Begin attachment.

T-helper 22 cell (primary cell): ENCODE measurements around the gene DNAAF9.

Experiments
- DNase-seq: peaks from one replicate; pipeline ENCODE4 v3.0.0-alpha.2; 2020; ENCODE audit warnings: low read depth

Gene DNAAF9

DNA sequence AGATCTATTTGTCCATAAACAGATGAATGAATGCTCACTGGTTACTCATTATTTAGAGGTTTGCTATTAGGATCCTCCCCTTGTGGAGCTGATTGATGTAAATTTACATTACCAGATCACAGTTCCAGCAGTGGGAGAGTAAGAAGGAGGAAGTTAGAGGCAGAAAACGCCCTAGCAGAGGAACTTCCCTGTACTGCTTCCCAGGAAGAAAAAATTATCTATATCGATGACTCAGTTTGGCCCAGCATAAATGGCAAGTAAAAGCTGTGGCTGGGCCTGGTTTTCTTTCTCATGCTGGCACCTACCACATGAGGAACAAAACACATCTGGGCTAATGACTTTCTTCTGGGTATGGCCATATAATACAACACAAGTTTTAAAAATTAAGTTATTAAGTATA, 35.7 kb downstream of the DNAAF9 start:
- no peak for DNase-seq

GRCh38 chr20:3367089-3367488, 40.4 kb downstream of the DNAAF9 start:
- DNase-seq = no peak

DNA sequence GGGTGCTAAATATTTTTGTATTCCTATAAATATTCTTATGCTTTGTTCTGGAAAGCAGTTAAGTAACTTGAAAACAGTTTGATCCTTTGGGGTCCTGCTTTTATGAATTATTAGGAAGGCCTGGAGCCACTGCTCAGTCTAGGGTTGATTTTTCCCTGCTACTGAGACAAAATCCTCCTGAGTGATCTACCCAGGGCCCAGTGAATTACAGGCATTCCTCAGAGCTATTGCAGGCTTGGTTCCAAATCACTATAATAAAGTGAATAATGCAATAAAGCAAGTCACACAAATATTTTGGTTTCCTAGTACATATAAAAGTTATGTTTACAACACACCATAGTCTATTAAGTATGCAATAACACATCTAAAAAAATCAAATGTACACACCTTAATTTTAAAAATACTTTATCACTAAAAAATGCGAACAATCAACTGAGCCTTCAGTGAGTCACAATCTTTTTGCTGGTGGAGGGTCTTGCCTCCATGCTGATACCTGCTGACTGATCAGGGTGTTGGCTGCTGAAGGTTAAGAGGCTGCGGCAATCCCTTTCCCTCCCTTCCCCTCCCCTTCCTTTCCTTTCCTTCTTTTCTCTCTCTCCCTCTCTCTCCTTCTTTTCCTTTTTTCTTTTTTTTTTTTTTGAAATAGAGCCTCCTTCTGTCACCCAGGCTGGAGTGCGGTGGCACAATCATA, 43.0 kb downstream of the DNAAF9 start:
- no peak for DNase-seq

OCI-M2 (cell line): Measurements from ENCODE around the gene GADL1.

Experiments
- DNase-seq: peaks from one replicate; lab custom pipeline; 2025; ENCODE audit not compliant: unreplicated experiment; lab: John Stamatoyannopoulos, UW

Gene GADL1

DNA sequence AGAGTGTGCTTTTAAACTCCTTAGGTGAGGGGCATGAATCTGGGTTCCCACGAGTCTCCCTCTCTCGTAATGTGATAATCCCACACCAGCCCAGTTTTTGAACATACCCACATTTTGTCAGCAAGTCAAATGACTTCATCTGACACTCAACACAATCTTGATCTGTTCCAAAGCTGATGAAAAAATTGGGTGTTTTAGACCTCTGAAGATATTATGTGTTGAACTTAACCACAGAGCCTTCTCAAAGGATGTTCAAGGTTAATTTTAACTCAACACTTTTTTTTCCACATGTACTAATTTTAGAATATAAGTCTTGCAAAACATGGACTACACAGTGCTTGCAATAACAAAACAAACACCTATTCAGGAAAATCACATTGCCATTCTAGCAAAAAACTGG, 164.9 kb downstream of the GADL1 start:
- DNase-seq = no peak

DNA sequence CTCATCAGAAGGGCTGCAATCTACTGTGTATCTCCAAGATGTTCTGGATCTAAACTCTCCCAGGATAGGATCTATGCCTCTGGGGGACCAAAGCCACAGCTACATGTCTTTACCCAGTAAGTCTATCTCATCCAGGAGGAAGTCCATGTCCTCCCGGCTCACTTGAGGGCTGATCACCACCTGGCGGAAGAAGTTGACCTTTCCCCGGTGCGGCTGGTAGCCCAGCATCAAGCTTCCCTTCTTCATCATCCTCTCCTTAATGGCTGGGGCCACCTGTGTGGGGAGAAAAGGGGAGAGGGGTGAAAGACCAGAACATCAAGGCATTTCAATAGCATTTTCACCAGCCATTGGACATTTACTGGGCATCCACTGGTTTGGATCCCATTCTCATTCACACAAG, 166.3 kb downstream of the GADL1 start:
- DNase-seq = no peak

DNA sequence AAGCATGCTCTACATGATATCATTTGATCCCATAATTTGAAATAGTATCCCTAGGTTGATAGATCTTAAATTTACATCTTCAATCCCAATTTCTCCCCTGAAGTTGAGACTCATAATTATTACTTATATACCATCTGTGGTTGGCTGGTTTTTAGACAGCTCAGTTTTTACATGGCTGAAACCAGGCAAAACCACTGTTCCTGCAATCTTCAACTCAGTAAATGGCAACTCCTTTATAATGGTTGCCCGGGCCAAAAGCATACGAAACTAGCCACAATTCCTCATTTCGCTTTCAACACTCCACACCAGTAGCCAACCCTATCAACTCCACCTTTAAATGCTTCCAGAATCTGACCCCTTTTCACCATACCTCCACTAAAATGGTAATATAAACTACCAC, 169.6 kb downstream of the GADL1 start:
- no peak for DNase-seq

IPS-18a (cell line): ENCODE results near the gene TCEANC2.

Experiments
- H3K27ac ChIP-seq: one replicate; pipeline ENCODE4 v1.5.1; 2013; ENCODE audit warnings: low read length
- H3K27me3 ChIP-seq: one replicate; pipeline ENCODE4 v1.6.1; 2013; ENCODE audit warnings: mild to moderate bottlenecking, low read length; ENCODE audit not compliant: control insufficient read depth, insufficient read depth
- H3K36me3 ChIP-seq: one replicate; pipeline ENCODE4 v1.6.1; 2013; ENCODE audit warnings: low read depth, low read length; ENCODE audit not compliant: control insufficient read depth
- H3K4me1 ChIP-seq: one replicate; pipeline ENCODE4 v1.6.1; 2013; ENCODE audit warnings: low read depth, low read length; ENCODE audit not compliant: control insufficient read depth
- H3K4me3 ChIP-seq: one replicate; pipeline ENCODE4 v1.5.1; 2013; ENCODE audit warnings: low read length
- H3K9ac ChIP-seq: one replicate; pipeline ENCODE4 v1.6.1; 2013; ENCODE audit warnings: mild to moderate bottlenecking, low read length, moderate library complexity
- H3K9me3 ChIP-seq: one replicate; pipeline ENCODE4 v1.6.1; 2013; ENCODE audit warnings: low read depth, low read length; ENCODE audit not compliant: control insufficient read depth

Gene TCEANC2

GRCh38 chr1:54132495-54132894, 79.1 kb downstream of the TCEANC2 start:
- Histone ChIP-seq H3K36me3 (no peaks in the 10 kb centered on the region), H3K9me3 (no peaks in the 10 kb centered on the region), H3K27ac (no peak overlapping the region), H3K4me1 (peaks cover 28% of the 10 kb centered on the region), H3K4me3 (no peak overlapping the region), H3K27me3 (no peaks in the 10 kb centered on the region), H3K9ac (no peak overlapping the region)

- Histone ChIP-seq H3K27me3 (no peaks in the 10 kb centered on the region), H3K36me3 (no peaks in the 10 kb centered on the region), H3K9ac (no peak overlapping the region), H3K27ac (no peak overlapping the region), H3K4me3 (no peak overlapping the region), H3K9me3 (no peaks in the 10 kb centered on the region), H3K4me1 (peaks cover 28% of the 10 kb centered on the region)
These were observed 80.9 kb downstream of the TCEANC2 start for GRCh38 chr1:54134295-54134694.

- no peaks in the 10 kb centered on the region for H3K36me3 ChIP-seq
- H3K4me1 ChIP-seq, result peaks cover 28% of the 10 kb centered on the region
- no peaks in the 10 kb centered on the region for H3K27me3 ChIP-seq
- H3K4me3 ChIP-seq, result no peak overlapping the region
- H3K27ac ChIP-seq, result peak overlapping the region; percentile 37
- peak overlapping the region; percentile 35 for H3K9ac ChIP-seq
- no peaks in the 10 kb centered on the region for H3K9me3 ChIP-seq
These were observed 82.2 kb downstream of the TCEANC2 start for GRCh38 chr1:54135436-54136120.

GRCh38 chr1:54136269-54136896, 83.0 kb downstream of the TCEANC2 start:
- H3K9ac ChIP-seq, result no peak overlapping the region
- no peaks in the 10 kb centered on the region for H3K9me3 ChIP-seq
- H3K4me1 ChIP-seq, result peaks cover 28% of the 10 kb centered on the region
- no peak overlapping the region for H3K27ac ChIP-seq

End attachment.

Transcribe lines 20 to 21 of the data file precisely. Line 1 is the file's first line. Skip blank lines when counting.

- no peak for DNase-seq

IPS-18a (cell line): ENCODE results near the gene TCEANC2.